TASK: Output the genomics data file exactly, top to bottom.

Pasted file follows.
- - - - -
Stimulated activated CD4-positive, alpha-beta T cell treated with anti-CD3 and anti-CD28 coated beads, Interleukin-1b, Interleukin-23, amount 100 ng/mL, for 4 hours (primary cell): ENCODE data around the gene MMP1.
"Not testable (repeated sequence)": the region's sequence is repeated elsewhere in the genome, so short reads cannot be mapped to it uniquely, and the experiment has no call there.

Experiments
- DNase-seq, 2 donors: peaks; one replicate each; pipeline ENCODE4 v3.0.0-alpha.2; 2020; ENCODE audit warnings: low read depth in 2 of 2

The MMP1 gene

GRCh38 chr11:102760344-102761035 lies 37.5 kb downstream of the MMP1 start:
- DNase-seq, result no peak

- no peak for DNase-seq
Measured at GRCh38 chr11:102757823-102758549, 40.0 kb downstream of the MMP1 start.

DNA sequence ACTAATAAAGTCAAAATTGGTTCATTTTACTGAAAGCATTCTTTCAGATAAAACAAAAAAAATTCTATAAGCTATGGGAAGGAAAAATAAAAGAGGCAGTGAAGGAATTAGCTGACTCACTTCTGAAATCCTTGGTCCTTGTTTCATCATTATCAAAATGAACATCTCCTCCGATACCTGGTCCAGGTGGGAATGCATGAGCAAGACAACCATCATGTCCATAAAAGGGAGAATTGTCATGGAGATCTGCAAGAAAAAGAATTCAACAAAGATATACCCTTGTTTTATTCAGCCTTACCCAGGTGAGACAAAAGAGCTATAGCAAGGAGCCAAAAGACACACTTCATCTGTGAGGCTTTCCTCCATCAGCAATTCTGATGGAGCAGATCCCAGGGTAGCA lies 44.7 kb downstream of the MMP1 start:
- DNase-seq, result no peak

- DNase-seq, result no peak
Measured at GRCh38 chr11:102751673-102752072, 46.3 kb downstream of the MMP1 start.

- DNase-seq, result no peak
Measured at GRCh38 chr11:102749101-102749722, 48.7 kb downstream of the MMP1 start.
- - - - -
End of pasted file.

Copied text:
Stimulated activated CD4-positive, alpha-beta T cell treated with anti-CD3 and anti-CD28 coated beads, Interleukin-1b, Interleukin-23, amount 100 ng/mL, for 4 hours (primary cell): ENCODE data around the gene MMP1.
"Not testable (repeated sequence)": the region's sequence is repeated elsewhere in the genome, so short reads cannot be mapped to it uniquely, and the experiment has no call there.

Experiments
- DNase-seq, 2 donors: peaks; one replicate each; pipeline ENCODE4 v3.0.0-alpha.2; 2020; ENCODE audit warnings: low read depth in 2 of 2

The MMP1 gene

GRCh38 chr11:102760344-102761035 lies 37.5 kb downstream of the MMP1 start:
- DNase-seq, result no peak

- no peak for DNase-seq
Measured at GRCh38 chr11:102757823-102758549, 40.0 kb downstream of the MMP1 start.

DNA sequence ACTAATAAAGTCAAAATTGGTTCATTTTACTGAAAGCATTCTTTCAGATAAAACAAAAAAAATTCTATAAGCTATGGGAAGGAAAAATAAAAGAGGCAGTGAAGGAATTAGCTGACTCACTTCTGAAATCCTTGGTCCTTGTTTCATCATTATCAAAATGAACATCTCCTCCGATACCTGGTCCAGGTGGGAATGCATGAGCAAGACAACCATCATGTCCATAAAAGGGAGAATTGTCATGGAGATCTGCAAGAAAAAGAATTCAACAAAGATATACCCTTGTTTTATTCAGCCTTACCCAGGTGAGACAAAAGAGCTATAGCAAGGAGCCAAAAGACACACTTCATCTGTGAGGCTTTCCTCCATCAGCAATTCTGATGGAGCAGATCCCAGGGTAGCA lies 44.7 kb downstream of the MMP1 start:
- DNase-seq, result no peak

- DNase-seq, result no peak
Measured at GRCh38 chr11:102751673-102752072, 46.3 kb downstream of the MMP1 start.

- DNase-seq, result no peak
Measured at GRCh38 chr11:102749101-102749722, 48.7 kb downstream of the MMP1 start.